Adventures In Incubation Continue

08 Jun

By Lauren

Oh where to begin!

Since my last post on the dismal hatch of seven chicks out of three dozen eggs, and purchase of new incubator, things have not gone as smoothly as I had anticipated. The next batch was very encouraging with 16 chicks out of the thirty-two that went into the incubator.  However that was still only around 50% and while a vast improvement not nearly the percentage that I was hoping for.  Neither was it enough chickens for just Trista and I’s needs for the winter.  I am renovating a shed into a bigger chicken house so in order to help keep it warm this winter I need some extra bodies.  Trista is ready to cull a few of her chickens and also needs bodies for the winter.  So, the “bator” got loaded once again and the wait began.  I somehow became busy with life, (no idea how THAT happened) and neglected to candle at week one. Assuming things were progressing smoothly, lockdown came along and I thought I should check and see if there were any duds in this batch.


This is in the new incubator, with near perfect temperature and humidity.


Well as the process of elimination moved further up the line of possibility, we come to roosters.  I have been doing a bit of reading on what can go wrong in the fertility world and there are many variables.

For example

Has there been any illness in the rooster or the hens past.

How many hens does your rooster have to cover? Does he have to many?

Are the chickens nutritional needs being met?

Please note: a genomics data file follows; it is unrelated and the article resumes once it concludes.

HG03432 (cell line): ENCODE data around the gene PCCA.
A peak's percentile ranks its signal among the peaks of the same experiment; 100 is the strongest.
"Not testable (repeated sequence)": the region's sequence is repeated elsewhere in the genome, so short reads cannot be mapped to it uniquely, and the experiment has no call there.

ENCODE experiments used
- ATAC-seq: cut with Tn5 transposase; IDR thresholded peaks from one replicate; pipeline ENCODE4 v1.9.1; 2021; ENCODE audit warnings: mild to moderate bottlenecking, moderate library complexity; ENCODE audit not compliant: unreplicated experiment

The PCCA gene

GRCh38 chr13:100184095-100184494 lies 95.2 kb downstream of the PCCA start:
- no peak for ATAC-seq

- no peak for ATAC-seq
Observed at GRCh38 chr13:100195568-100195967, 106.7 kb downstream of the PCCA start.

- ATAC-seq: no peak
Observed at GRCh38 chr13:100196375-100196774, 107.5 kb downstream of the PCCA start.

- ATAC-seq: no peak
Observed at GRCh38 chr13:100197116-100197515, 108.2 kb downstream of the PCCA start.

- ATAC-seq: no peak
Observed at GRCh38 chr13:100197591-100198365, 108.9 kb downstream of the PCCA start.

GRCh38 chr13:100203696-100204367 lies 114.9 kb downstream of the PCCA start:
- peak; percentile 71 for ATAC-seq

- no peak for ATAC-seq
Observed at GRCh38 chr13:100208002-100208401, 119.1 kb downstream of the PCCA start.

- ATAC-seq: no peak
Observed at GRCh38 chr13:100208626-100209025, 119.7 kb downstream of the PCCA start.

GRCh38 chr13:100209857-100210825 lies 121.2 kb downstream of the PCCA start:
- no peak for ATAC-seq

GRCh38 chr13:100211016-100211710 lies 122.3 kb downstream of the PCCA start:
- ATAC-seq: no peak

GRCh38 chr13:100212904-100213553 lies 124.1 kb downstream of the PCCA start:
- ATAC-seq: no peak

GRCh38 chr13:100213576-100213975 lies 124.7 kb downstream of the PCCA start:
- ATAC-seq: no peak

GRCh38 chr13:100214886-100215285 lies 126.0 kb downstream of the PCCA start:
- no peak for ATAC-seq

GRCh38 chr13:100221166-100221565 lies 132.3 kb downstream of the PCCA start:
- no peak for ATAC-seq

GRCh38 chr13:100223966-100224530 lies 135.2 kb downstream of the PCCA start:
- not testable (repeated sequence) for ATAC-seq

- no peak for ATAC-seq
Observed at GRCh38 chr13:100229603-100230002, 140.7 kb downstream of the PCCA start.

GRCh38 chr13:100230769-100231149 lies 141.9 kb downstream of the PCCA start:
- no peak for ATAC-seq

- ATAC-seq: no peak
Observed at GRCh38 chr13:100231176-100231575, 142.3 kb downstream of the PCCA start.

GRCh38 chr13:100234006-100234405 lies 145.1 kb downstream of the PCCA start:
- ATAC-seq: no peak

Are your chickens back ends overly fat?

Have you trimmed the feathers around the vents of both rooster and hens? (Yes this can make all the difference.)

How have the eggs been handled prior to incubation.

The list could go on, as you can see its not just a matter of sticking a rooster in with hens. Although that had been my general impression. I have since learned a great deal and at this point I do believe I just have a “Dud” rooster! So, while he is pretty and does his job of protecting and herding the hens around really well, and leaves the humans alone (the youngest kiddo is not hell bent on killing him as he tends to be the one hunted by roosters around here on account of his short stature) the buff rooster will not be coming through the winter with us.  I do hope he enjoys his last summer!

This all brings us to today, and I am so please to tell you that I acquired some hatching eggs from a friend and we had a really great hatch. I put forty in, and candled at week one. I only had to take out two eggs. (Its pretty normal to have to remove a few that have not begun to develop.) SO out of thirty-eight eggs we hatched thirty-five!!!!! THATS 92% HATCH RATE!!!!! Can you tell I was pretty tickled with the outcome of this hatch?

An Americana cross chick

An Americana cross chick

The cuteness is almost to much to handle!

The cuteness is almost to much to handle!

Those cheeks!!!

Those cheeks!!!

Just look at all those FUFFY BUTTS!

Just look at all those FUFFY BUTTS!

I have really learned a lot  about all of this incubation business and am most certainly addicted.  Can’t wait so see what the future will bring!


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Posted by on June 8, 2015 in Chickens, Chicks


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